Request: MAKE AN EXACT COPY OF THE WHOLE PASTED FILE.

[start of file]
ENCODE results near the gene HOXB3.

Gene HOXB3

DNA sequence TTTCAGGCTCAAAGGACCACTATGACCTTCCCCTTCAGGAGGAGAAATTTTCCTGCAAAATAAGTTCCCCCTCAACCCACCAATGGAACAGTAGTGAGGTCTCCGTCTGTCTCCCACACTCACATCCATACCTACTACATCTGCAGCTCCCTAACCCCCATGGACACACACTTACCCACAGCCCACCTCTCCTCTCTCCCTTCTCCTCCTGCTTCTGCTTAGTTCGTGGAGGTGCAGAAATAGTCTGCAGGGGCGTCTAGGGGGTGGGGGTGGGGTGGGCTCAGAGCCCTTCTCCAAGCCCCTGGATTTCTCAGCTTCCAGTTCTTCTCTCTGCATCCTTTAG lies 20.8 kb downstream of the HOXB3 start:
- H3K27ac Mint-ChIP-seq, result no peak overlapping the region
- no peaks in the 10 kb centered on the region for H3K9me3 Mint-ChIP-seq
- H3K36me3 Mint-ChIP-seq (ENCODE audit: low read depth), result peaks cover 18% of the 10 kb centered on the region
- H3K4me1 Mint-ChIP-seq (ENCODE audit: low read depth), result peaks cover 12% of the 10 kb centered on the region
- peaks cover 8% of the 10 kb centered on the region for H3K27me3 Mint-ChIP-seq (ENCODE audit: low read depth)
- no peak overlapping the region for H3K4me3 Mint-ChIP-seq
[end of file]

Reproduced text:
ENCODE results near the gene HOXB3.

Gene HOXB3

DNA sequence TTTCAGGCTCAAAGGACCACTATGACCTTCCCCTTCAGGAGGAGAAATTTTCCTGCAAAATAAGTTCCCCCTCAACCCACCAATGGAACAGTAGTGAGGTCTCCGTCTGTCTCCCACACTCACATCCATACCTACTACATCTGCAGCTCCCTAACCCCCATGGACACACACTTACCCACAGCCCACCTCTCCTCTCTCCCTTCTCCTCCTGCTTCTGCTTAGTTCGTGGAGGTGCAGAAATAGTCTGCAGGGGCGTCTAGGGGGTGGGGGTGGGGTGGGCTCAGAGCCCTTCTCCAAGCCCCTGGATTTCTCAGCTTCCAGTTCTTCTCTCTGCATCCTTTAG lies 20.8 kb downstream of the HOXB3 start:
- H3K27ac Mint-ChIP-seq, result no peak overlapping the region
- no peaks in the 10 kb centered on the region for H3K9me3 Mint-ChIP-seq
- H3K36me3 Mint-ChIP-seq (ENCODE audit: low read depth), result peaks cover 18% of the 10 kb centered on the region
- H3K4me1 Mint-ChIP-seq (ENCODE audit: low read depth), result peaks cover 12% of the 10 kb centered on the region
- peaks cover 8% of the 10 kb centered on the region for H3K27me3 Mint-ChIP-seq (ENCODE audit: low read depth)
- no peak overlapping the region for H3K4me3 Mint-ChIP-seq